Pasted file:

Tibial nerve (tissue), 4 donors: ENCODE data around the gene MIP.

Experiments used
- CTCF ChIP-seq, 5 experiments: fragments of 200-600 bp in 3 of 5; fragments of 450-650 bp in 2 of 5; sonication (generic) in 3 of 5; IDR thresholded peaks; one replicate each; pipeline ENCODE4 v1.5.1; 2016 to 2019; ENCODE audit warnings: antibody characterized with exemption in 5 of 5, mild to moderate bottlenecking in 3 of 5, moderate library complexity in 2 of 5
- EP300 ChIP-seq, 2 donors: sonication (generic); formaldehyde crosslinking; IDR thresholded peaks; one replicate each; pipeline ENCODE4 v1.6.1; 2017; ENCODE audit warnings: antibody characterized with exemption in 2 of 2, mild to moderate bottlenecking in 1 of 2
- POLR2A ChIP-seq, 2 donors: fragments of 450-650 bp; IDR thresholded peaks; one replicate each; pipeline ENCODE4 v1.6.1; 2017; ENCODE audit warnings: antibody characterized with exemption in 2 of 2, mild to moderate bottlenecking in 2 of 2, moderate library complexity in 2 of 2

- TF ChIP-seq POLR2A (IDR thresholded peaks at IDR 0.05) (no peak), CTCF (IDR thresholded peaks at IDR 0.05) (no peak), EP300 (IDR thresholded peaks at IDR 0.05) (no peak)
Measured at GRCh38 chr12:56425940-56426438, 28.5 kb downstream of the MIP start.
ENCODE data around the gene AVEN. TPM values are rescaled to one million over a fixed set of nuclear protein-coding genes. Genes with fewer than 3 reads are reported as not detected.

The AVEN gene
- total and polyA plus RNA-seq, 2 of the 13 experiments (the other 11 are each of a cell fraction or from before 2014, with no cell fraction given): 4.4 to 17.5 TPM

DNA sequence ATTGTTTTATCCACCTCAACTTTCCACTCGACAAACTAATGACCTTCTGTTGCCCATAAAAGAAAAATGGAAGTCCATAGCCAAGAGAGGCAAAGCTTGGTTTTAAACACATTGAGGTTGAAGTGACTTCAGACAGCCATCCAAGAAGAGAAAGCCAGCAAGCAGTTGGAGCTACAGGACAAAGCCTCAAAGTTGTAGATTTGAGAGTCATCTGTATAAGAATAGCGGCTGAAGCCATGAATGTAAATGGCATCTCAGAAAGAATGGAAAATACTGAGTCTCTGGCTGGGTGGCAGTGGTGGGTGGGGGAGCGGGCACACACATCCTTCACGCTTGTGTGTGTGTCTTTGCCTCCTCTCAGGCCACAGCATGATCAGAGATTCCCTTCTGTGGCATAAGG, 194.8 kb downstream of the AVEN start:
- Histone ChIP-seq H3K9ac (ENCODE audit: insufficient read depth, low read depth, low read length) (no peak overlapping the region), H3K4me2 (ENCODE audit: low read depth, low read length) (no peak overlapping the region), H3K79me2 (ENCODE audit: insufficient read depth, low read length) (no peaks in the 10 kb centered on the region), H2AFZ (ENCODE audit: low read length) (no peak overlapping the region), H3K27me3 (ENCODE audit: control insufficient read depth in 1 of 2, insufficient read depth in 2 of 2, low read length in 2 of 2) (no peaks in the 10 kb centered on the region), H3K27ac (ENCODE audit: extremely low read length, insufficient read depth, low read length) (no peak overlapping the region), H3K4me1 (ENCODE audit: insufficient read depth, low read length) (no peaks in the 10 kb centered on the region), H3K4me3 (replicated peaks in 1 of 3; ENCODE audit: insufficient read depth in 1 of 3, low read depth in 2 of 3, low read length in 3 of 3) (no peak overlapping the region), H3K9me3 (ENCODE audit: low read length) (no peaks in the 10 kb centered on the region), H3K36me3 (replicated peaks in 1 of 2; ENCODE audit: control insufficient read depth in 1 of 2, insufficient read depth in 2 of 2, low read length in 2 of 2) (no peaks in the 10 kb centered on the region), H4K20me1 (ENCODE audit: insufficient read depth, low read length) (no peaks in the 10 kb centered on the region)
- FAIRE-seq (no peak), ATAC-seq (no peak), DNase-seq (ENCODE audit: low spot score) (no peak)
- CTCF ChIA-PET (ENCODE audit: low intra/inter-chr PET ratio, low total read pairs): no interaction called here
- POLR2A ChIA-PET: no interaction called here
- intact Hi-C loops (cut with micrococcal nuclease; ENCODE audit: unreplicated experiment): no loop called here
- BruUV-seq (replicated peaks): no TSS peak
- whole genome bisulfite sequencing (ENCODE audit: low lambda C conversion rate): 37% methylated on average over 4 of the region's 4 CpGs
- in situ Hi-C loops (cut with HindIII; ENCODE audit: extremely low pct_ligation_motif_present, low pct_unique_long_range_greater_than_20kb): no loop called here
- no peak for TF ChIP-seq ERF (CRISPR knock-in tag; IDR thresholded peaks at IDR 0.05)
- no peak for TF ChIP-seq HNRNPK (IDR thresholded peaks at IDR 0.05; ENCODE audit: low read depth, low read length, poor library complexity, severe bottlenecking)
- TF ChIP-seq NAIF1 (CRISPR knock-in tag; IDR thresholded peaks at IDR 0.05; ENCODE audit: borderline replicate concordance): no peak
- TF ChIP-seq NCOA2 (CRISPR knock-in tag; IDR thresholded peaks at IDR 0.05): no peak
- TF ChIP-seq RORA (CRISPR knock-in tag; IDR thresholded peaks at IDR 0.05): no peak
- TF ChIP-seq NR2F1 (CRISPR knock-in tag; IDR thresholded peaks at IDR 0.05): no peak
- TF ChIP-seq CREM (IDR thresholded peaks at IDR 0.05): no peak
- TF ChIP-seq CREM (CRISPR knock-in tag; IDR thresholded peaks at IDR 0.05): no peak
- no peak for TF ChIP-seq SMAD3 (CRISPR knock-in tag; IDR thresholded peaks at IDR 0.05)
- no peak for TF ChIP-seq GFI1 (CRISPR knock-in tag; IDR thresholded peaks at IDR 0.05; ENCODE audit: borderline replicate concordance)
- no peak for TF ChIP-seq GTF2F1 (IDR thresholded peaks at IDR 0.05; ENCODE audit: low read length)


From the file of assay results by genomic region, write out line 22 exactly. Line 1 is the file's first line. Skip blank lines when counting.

- TF ChIP-seq NAIF1 (CRISPR knock-in tag; IDR thresholded peaks at IDR 0.05; ENCODE audit: borderline replicate concordance): no peak